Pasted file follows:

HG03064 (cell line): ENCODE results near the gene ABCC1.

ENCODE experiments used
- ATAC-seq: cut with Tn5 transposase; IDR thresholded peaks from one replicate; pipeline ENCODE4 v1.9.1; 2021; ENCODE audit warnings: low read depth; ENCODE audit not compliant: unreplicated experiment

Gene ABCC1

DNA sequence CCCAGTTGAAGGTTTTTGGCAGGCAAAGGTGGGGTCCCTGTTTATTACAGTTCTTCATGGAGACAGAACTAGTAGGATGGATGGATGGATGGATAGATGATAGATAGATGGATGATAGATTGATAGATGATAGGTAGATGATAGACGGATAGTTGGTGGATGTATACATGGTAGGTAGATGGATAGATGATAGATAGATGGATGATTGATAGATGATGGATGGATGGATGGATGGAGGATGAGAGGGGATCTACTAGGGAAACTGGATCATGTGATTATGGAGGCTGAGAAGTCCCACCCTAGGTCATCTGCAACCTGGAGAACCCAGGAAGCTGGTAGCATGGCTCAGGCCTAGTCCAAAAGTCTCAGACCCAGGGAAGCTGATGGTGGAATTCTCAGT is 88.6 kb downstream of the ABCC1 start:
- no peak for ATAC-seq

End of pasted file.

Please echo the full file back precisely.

HG03064 (cell line): ENCODE results near the gene ABCC1.

ENCODE experiments used
- ATAC-seq: cut with Tn5 transposase; IDR thresholded peaks from one replicate; pipeline ENCODE4 v1.9.1; 2021; ENCODE audit warnings: low read depth; ENCODE audit not compliant: unreplicated experiment

Gene ABCC1

DNA sequence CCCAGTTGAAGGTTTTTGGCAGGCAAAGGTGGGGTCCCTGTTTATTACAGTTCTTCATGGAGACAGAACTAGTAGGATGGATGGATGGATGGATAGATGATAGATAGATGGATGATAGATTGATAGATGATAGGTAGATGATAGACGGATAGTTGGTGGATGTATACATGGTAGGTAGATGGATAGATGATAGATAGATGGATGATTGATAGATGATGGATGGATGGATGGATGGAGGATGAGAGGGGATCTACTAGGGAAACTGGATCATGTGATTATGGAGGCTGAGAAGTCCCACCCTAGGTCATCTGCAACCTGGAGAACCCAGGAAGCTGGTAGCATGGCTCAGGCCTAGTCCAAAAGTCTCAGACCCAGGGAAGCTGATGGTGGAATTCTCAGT is 88.6 kb downstream of the ABCC1 start:
- no peak for ATAC-seq